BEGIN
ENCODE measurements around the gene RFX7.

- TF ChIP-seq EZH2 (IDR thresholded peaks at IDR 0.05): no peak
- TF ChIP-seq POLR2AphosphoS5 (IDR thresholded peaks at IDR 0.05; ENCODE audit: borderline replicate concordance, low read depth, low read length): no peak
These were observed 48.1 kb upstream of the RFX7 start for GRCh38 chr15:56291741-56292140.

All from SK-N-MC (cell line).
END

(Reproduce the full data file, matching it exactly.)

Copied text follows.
ENCODE measurements around the gene RFX7.

- TF ChIP-seq EZH2 (IDR thresholded peaks at IDR 0.05): no peak
- TF ChIP-seq POLR2AphosphoS5 (IDR thresholded peaks at IDR 0.05; ENCODE audit: borderline replicate concordance, low read depth, low read length): no peak
These were observed 48.1 kb upstream of the RFX7 start for GRCh38 chr15:56291741-56292140.

All from SK-N-MC (cell line).